Commenting on the provision of Mehr, most of our women respondents as well as some men said they do not think it has anything to do with honour though in the given situation where majority of women do not have economic security it may be accepted as a compensatory gesture by the society. They would ideally like to see fair economic opportunities for women rather than such protective measures. They also pointed out that Mehr in our societies, where people in general suffer from economic insecurity, is almost impossible to secure. Men pledge highly inflated amounts at the time of wedding but at the time of realisation women end up in getting almost nothing. Weaker position of women in comparison with their male counterparts make them either forgo the claim under duress or some other pressure or they are unable to realise the claim through any legal process if and when refused. In several cases it has been noted that since the husband has to pay the dower in full at the time of dissolution of marriage, it makes the process of divorce difficult for the couple. It is applicable to both the partners but in most cases wives are deserted by their husbands just because either they (husbands) are unable or unwilling to pay the Mehr. It quite often compels a couple to continue an unhappy relationship too.
To quote from a judgement: “Dower is often high among Mohammedans to prevent the husband from divorcing his wife, in which case he would have to pay the amount stipulated”. Under such circumstances the woman is often made a victim of insult, harassment and torture which may result in suicide or femicide.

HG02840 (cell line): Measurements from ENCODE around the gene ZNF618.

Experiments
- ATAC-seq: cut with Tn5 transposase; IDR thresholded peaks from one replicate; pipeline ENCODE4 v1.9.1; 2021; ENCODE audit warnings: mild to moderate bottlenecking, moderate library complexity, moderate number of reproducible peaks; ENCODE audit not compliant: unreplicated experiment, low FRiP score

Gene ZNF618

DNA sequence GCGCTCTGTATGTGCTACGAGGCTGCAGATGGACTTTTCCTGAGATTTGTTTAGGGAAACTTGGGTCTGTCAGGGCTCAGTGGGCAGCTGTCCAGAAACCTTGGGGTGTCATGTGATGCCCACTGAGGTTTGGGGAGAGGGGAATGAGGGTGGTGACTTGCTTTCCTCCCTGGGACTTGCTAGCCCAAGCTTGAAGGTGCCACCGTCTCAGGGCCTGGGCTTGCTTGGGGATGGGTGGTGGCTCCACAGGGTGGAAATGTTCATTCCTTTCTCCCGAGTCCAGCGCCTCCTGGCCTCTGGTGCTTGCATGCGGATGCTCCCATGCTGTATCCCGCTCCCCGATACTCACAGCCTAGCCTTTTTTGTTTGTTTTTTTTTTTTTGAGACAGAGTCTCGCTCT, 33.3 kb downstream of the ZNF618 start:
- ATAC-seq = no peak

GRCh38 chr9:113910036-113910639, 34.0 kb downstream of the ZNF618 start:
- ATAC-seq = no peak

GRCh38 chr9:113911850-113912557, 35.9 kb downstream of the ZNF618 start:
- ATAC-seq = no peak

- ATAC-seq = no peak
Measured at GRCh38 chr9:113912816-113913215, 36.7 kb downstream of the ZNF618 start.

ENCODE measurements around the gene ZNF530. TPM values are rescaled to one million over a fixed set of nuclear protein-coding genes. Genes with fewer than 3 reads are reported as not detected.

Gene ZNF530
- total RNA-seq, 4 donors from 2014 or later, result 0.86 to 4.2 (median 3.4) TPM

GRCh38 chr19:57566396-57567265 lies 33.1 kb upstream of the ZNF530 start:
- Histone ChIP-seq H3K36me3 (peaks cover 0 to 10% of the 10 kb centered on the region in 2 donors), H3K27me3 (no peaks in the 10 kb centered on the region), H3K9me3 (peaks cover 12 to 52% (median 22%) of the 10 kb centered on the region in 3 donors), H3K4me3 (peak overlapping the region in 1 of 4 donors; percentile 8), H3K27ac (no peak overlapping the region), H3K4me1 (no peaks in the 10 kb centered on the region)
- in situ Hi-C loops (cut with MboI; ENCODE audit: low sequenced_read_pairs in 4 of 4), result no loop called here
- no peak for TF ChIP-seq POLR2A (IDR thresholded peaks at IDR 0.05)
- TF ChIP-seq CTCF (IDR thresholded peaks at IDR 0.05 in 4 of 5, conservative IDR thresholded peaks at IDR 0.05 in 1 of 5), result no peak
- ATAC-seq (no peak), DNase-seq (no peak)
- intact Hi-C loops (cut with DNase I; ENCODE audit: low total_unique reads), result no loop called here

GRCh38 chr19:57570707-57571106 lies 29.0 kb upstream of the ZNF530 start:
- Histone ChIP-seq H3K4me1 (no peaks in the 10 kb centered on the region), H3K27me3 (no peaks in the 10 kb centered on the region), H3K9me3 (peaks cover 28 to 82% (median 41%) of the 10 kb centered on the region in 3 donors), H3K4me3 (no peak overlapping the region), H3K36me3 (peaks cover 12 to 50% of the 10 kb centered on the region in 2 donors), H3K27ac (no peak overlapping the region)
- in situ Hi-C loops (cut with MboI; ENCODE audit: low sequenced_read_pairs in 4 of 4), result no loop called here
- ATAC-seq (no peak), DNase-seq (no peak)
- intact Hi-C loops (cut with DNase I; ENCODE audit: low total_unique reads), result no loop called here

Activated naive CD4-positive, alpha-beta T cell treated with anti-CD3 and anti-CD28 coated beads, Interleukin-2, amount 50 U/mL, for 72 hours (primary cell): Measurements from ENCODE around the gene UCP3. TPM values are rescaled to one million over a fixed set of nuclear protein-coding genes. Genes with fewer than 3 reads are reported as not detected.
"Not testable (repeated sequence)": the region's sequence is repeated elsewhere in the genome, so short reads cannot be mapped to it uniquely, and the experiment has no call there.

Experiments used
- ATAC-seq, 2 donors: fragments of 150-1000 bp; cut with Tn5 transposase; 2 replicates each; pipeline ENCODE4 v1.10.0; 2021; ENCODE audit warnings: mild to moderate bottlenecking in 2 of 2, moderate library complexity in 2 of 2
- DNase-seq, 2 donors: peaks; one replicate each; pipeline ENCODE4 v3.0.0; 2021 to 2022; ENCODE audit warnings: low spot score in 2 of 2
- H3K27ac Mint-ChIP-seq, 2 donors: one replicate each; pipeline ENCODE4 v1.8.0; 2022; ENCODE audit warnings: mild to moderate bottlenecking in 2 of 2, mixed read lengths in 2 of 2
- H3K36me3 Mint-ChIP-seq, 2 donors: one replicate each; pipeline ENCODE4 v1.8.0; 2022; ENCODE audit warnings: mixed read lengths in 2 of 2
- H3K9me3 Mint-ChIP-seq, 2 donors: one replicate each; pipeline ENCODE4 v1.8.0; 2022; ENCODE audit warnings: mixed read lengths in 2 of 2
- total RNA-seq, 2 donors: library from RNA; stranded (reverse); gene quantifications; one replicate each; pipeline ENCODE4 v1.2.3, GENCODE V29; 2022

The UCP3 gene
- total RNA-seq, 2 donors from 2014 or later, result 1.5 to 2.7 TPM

In conclusion, it may be said that the provision of Mehr may be considered to be beneficiary to women as long as women’s social and economic subordination remains the norm. It is a way of reinforcing, institutionalising and perpetuating women’s dependency on men. The belief that Mehr gives security to women is merely theoretical as our practical experiences show that women are seldom able to realise the claim either during continuation of marriage or at its dissolution. Moreover, the direct relation it has with men’s sexual rights over his wife rules out the idea that Mehr is at all a mark of honour to her. It can only be appreciated as an effort to minimise the economic risk of women within marriage in a society where her rights to equality are either systematically denied or violated.
 M. Hidayatullah and Ashad Hidayatullah. Mulla’s Principles of Mahomedan Law, 18th Edition (Bombay: N.M. Tripathi Private Ltd.) 1977.
 Baillie. Digest of Mahomedan Law, Part I, 1875, Part II, 1869.
 Hedaya, Charles Hamilton’s Translation, Original Edition. 4 volumes, 1870. and Baillie. Moohummudun Law of Inheritence, 1874.
 Abdur Rahim from Kashf of Ghumma Muhammadan Jurisprudence Cited in Thoughts in Alimuzzaman Choudhury. Thoughts on Mulla’s Principles of Mahomedan Law. (Dhaka: Interline Publishers) 1983.
 R. Levy cited by Alimuzzaman Choudhury. See 5.
 Wensinck, Early Mohammedan Tradition quoted by Alimuzzaman Choudhury. See 5.
 Tyabji. Encylopedia of Islam Vol. III.
 Sultana Kamal. Her Unfearing Mind, (Unpublished) - English translation of the Bangladesh National Report of the Women and Law in the Muslim World Research Programme, Dhaka, 1994.
 Rohilan vs Sana Ullah (‘59) p.. Lah 470. quoted by Mulla in his Principles of Mahomedan Law, 18th ed., 1977.
 Section 336 (2) of Mulla's Principles of Mohamedan Law, (Bombay: N. M. Tripathi) 1990 (19th edition), page 275. Reference is made here also to Hedaya, 44-45 and to Baillie, 96-97.
 Cases cited by Mulla of Zakari Begum vs Sakina Begum (1892); 19 I. A; 157, 165, 19 Cal. 689. Also Mohd. Bashir v Walayat Begum, Pakistan Legal Decisions (P.L.D.). 1967 Lahore 391.